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II: Radical Reactions of Carbohydrates

  • Page ID
    23799
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    Whenever a structural change is needed in a molecule, an early (if not the first) question is “What is the best way to accomplish this change?” For many years the answer to this question rarely involved a radical reaction (unless polymerization was taking place) because the synthetic potential of radical reactions was viewed in a negative light.1 As understanding of radical reactions blossomed during the latter part of the 20th Century, this situation changed, and radical-based processes were seen increasingly not only as synthetically viable possibilities but often as the best choice. Nowhere was the option of conducting a radical reaction more attractive than in carbo­hydrate chemistry because the combined chemo­selec­tivity, regioselectivity, and stereoselectivity of these reactions was partic­ularly well suited for structural change in poly­functional molecules.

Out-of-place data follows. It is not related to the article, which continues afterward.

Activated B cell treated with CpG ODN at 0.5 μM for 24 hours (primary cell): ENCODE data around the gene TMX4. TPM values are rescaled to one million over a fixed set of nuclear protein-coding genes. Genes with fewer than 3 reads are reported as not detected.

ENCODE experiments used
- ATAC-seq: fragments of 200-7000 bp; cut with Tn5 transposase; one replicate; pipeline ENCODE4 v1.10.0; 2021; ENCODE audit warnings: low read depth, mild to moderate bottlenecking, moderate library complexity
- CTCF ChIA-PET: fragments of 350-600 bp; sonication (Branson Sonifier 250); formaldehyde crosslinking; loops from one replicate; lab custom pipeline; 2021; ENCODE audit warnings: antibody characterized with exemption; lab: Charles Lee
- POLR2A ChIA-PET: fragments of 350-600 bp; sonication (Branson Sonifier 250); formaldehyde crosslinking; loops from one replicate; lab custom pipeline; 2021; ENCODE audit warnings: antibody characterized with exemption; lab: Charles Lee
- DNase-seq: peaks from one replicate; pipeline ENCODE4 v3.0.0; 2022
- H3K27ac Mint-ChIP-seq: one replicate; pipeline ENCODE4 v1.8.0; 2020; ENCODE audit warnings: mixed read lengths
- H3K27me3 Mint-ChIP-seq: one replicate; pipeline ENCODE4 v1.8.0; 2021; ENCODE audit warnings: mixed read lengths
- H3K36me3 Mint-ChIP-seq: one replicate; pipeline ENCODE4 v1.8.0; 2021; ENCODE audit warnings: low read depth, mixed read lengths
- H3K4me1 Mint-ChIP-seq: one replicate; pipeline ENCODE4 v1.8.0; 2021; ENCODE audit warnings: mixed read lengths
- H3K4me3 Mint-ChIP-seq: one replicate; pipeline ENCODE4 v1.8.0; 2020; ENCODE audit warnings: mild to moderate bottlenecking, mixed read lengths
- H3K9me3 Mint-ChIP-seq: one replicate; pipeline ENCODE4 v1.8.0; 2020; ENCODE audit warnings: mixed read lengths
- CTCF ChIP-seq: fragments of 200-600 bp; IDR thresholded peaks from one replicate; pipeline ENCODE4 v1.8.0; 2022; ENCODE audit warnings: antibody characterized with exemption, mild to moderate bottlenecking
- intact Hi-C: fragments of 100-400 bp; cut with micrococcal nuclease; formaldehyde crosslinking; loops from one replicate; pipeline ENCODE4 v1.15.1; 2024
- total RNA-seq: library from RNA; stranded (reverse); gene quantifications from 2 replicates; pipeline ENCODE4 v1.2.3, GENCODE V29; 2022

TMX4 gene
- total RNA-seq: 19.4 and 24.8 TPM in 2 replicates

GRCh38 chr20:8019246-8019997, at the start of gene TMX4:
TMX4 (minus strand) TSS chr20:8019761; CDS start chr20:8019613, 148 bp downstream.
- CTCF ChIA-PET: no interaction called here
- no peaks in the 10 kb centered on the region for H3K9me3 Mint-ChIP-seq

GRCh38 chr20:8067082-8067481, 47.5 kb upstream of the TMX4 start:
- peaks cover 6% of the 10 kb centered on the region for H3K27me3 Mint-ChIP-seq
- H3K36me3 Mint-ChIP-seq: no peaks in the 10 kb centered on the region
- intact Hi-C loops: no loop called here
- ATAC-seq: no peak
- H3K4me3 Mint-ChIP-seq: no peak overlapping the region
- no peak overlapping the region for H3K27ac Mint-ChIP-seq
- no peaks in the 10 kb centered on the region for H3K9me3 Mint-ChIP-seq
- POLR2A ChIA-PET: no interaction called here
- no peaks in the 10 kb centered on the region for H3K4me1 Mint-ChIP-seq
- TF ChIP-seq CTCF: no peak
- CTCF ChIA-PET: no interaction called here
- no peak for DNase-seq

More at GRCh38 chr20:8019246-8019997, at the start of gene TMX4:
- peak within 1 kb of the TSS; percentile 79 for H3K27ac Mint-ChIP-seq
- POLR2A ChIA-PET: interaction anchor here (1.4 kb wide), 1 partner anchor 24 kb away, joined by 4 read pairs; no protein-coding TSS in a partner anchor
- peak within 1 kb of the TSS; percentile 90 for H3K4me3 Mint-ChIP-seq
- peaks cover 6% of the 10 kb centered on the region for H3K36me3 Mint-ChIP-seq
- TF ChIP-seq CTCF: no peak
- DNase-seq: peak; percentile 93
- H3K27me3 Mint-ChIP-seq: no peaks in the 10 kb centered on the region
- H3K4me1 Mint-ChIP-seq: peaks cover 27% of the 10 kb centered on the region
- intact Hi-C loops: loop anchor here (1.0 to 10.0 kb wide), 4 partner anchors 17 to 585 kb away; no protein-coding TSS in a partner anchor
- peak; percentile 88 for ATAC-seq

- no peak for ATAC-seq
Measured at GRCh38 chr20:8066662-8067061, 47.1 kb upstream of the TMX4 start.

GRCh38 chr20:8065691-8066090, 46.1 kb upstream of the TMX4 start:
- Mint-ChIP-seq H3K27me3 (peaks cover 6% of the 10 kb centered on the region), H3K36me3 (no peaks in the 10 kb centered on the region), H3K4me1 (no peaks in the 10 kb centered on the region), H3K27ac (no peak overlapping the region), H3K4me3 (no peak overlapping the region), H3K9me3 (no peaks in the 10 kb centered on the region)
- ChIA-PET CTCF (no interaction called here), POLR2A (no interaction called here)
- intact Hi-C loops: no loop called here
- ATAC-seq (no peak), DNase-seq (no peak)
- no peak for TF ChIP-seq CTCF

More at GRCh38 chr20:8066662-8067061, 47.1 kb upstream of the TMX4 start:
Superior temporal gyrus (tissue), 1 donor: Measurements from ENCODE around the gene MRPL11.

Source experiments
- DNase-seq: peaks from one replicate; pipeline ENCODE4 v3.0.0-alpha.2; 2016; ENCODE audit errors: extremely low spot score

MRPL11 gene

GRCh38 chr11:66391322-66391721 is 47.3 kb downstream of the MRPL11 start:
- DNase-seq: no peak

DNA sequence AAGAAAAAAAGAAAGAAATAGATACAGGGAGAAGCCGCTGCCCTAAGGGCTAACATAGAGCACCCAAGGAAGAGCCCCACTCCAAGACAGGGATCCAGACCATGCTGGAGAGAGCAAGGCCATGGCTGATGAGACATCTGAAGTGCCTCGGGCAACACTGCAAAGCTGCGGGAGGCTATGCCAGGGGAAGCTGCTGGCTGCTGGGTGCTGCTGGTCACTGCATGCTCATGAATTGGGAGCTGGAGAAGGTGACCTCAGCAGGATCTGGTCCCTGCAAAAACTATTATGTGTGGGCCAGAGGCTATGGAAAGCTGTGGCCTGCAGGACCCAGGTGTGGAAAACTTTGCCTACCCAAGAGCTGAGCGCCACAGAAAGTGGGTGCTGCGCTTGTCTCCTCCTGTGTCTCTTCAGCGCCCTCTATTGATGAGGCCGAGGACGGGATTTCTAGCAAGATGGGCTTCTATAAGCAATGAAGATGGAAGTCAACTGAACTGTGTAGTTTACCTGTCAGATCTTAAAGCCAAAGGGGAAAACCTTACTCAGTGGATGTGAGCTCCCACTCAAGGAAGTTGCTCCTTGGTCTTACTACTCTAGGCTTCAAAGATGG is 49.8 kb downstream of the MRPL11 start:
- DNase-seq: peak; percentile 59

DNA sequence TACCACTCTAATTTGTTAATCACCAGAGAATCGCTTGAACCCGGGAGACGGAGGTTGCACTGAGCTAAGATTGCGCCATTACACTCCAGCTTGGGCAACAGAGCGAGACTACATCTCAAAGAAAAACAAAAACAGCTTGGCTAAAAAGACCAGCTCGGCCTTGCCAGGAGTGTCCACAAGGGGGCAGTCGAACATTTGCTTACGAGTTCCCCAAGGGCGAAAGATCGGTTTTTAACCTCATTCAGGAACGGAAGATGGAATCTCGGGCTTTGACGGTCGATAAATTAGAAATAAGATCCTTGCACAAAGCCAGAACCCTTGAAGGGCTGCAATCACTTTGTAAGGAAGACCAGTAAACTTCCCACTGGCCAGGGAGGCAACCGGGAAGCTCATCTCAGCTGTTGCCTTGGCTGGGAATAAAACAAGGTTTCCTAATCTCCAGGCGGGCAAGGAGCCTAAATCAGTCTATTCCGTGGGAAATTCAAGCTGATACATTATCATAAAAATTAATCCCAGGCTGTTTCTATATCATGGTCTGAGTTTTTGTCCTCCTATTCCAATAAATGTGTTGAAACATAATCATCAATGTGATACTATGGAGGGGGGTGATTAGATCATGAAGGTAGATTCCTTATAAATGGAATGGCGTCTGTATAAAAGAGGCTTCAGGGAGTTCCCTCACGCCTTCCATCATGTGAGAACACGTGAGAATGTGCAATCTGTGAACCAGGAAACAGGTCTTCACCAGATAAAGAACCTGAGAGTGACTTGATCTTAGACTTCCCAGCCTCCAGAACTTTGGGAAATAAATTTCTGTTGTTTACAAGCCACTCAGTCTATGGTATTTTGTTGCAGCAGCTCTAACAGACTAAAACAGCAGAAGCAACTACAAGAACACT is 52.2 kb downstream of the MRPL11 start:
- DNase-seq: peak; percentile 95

Contributors

    Roger W. Binkley (Cleveland State University) and Edith R. Binkley (Cleveland Heights-University Heights school system)


    II: Radical Reactions of Carbohydrates is shared under a not declared license and was authored, remixed, and/or curated by LibreTexts.

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